Greek Court Rules Kalamon Olives May Use Kalamata Brand

The supreme court rejected an appeal by Messenia-based growers that only they could use the Kalamata branding, an appellation worth €200 million in exports.
Kalamata olives
By Costas Vasilopoulos
Apr. 30, 2024 15:34 UTC

The Greek Council of State, the country’s supreme court, has dis­missed an appeal by pro­duc­ers from Messenia against a 2022 min­is­te­r­ial decree that equated the terms Kalamon’ and Kalamata.’

The rul­ing effec­tively frees the use of Kalamata’ – named after the admin­is­tra­tive region on the south of the Peloponnese penin­sula – for all pro­duc­ers of Kalamon table olives in the coun­try.

Until 2018, only pro­duc­ers based in Messenia could mar­ket their Kalamata olives under the name Kalamata, com­ple­mented by the Protected Designation of Origin cer­ti­fi­ca­tion obtained in 1996. Olives of the same cul­ti­var grown in other regions were mar­keted only as Kalamon olives.’

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With min­is­te­r­ial decrees issued in 2018 and 2022, the Greek state reg­is­tered Kalamata olives on the national list of plant vari­eties as syn­ony­mous with the Kalamon cul­ti­var, allow­ing pro­duc­ers of the table olive vari­ety through­out the coun­try to pro­mote their Kalamon olives under the Kalamata brand name.

While the 2018 decree was over­turned after an appeal by Messenian pro­duc­ers who pre­vi­ously had exclu­sive use of the Kalamata name, the Supreme Court rejected another appeal against the 2022 decree.

The court ruled that Kalamata’ can legally coex­ist with the PDO Kalamata olives,’ end­ing a long-last­ing con­tro­versy over using the cov­eted Kalamata name, which has divided the country’s table olives sec­tor for years.

Today is a his­toric day for the table olives sec­tor and the coun­try, as it is a day of vin­di­ca­tion for thou­sands of Greek olive grow­ers and pro­cess­ing, stan­dard­iz­ing and export­ing com­pa­nies of the prod­uct,” the Panhellenic Association of Manufacturers, Packers and Exporters of Table Olives (Pemete) said in an announce­ment fol­low­ing the court’s deci­sion.

After 20 years of patience and efforts of the country’s export­ing com­pa­nies… the coun­cil pro­vided a fair solu­tion that allows the simul­ta­ne­ous cir­cu­la­tion of the Kalamata’ and Kalamata PDO’ names,” they added.

Messenia accounts for around three per­cent of the Kalamon olives pro­duced in the coun­try. In con­trast, the most sig­nif­i­cant quan­ti­ties are pro­duced in west­ern Greece and spo­rad­i­cally in other regions.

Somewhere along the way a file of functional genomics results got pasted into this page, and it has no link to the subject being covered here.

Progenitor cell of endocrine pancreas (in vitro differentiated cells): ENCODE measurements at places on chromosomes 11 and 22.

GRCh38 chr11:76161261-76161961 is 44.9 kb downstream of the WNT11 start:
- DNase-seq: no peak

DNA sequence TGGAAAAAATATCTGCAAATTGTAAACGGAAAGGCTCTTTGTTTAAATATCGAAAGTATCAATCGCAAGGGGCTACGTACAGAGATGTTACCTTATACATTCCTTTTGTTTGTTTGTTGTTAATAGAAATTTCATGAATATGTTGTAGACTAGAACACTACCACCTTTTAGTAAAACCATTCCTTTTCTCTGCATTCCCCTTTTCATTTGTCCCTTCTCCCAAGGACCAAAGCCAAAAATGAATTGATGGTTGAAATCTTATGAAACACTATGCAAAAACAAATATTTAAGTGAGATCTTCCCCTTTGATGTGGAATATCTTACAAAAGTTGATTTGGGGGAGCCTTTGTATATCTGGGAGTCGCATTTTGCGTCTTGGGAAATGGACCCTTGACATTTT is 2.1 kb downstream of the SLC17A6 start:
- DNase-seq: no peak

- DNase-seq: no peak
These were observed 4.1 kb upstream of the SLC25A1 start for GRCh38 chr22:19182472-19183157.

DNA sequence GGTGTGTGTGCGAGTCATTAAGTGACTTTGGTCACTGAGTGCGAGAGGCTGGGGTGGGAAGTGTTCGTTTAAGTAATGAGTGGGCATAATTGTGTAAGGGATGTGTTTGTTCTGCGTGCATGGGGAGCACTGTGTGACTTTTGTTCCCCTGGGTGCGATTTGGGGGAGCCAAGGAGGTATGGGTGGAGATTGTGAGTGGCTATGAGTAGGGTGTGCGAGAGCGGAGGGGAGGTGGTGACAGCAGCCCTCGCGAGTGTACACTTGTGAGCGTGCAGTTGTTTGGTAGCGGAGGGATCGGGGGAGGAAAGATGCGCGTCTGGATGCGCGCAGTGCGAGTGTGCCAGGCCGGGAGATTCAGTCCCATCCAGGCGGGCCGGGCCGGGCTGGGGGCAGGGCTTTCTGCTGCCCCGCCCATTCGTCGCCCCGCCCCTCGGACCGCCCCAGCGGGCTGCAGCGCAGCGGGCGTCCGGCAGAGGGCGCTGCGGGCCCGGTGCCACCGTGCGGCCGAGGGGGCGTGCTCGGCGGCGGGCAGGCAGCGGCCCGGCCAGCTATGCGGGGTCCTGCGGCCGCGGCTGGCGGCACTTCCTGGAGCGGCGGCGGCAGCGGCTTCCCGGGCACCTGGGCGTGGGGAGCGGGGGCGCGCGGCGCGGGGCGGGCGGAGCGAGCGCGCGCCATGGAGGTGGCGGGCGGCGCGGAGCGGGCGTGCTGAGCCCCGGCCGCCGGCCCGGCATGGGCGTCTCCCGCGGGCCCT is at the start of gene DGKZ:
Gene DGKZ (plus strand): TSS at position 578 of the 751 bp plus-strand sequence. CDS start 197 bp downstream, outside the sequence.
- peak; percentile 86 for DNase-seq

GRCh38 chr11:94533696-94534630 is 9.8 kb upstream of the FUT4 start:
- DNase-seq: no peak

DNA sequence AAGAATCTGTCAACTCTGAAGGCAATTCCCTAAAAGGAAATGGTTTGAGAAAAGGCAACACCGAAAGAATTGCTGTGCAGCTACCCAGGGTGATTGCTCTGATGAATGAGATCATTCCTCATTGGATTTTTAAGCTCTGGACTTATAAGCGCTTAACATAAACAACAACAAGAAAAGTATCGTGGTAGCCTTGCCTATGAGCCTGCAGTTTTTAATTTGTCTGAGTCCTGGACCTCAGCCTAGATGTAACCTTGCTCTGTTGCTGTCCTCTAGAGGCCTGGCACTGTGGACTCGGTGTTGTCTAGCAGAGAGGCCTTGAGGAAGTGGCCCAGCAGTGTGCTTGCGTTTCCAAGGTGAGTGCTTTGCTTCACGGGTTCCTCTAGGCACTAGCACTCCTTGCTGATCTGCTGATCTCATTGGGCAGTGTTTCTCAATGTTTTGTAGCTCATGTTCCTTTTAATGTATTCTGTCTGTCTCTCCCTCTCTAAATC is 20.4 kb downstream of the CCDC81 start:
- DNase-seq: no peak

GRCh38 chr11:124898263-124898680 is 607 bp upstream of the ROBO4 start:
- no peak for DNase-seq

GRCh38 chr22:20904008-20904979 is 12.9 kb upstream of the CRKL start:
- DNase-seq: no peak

The lib­er­al­iza­tion of the Kalamata name will allow Kalamon olive pro­duc­ers across Greece to earn more from their table olive exports due to the global recog­ni­tion of the Kalamata appel­la­tion.

However, the Messenian pro­duc­ers have argued that dan­ger looms for Kalamon grow­ers abroad to usurp the term Kalamata,’ impact­ing Greek pro­duc­ers.

Essentially, the 2022 decree not only allows Kalamon olive pro­duc­ers in Greece to mar­ket their olives as Kalamata, but it also allows all pro­duc­ers of Kalamon olives on the planet to mar­ket their Kalamon olives as Kalamata olives in the European mar­ket,” Yiannis Pazios, the head of the asso­ci­a­tion in sup­port of Messenia PDO olive pro­duc­ers, told local media.

He added, It has cre­ated a back door that allows imported Kalamon olives from other coun­tries to be traded as Kalamata olives, which will result in a reduc­tion in the product’s price.”

With an aver­age annual pro­duc­tion of 85,000 to 100,000 tons, Kalamon/Kalamata table olives are a lead­ing export prod­uct of Greece, worth around €200 mil­lion a year.

In addi­tion, Greek exports of the Kalamon and other table olive vari­eties, such as the Chalkidiki and the Amfissis, exhibit rel­a­tive immu­nity to pro­duc­tion fluc­tu­a­tions, main­tain­ing or some­times even increas­ing their share in inter­na­tional mar­kets.

Although in the 2023/24 crop year, the coun­try’s pro­duc­tion of table olives totaled only 110,000 tons due to reduced fruit­ing of the trees, a 66 per­cent drop com­pared to the pre­vi­ous crop year, data from the International Olive Council showed that Greek exports of table olives reached 195,000 tons in 2023, an increase of 13 per­cent com­pared to 2022.


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